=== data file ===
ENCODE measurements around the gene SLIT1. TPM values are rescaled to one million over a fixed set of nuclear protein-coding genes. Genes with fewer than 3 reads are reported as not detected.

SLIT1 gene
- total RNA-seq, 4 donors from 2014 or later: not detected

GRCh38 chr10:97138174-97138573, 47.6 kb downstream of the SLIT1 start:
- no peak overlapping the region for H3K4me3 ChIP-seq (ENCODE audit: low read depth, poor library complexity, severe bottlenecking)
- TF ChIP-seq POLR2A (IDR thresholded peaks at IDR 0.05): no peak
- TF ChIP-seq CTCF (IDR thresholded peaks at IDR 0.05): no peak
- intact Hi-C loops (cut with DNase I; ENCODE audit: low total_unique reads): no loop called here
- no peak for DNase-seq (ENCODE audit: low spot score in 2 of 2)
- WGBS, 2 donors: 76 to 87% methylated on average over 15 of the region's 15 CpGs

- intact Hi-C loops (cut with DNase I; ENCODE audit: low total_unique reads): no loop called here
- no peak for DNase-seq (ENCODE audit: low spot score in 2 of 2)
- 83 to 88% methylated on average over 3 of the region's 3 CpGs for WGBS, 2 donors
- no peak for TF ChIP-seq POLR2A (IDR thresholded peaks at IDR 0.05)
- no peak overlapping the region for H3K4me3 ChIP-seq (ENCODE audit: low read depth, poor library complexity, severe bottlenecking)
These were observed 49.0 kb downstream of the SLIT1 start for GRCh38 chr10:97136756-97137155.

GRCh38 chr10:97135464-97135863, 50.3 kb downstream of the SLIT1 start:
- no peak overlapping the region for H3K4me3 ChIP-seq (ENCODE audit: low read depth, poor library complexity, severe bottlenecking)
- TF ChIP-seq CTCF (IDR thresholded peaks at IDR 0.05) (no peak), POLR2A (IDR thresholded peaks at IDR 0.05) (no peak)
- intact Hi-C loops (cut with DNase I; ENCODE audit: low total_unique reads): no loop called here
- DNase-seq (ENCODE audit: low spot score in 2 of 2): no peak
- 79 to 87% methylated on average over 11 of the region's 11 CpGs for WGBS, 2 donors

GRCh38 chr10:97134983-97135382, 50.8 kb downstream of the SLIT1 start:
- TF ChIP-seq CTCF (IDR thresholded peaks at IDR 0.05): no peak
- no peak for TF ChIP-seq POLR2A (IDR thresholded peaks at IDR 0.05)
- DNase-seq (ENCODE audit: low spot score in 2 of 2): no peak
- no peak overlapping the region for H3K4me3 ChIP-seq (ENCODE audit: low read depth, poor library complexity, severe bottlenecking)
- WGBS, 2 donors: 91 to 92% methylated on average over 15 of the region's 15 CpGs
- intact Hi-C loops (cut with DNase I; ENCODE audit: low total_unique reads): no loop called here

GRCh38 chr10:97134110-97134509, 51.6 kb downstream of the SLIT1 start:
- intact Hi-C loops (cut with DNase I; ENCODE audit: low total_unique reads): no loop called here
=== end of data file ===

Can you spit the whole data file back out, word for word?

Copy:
ENCODE measurements around the gene SLIT1. TPM values are rescaled to one million over a fixed set of nuclear protein-coding genes. Genes with fewer than 3 reads are reported as not detected.

SLIT1 gene
- total RNA-seq, 4 donors from 2014 or later: not detected

GRCh38 chr10:97138174-97138573, 47.6 kb downstream of the SLIT1 start:
- no peak overlapping the region for H3K4me3 ChIP-seq (ENCODE audit: low read depth, poor library complexity, severe bottlenecking)
- TF ChIP-seq POLR2A (IDR thresholded peaks at IDR 0.05): no peak
- TF ChIP-seq CTCF (IDR thresholded peaks at IDR 0.05): no peak
- intact Hi-C loops (cut with DNase I; ENCODE audit: low total_unique reads): no loop called here
- no peak for DNase-seq (ENCODE audit: low spot score in 2 of 2)
- WGBS, 2 donors: 76 to 87% methylated on average over 15 of the region's 15 CpGs

- intact Hi-C loops (cut with DNase I; ENCODE audit: low total_unique reads): no loop called here
- no peak for DNase-seq (ENCODE audit: low spot score in 2 of 2)
- 83 to 88% methylated on average over 3 of the region's 3 CpGs for WGBS, 2 donors
- no peak for TF ChIP-seq POLR2A (IDR thresholded peaks at IDR 0.05)
- no peak overlapping the region for H3K4me3 ChIP-seq (ENCODE audit: low read depth, poor library complexity, severe bottlenecking)
These were observed 49.0 kb downstream of the SLIT1 start for GRCh38 chr10:97136756-97137155.

GRCh38 chr10:97135464-97135863, 50.3 kb downstream of the SLIT1 start:
- no peak overlapping the region for H3K4me3 ChIP-seq (ENCODE audit: low read depth, poor library complexity, severe bottlenecking)
- TF ChIP-seq CTCF (IDR thresholded peaks at IDR 0.05) (no peak), POLR2A (IDR thresholded peaks at IDR 0.05) (no peak)
- intact Hi-C loops (cut with DNase I; ENCODE audit: low total_unique reads): no loop called here
- DNase-seq (ENCODE audit: low spot score in 2 of 2): no peak
- 79 to 87% methylated on average over 11 of the region's 11 CpGs for WGBS, 2 donors

GRCh38 chr10:97134983-97135382, 50.8 kb downstream of the SLIT1 start:
- TF ChIP-seq CTCF (IDR thresholded peaks at IDR 0.05): no peak
- no peak for TF ChIP-seq POLR2A (IDR thresholded peaks at IDR 0.05)
- DNase-seq (ENCODE audit: low spot score in 2 of 2): no peak
- no peak overlapping the region for H3K4me3 ChIP-seq (ENCODE audit: low read depth, poor library complexity, severe bottlenecking)
- WGBS, 2 donors: 91 to 92% methylated on average over 15 of the region's 15 CpGs
- intact Hi-C loops (cut with DNase I; ENCODE audit: low total_unique reads): no loop called here

GRCh38 chr10:97134110-97134509, 51.6 kb downstream of the SLIT1 start:
- intact Hi-C loops (cut with DNase I; ENCODE audit: low total_unique reads): no loop called here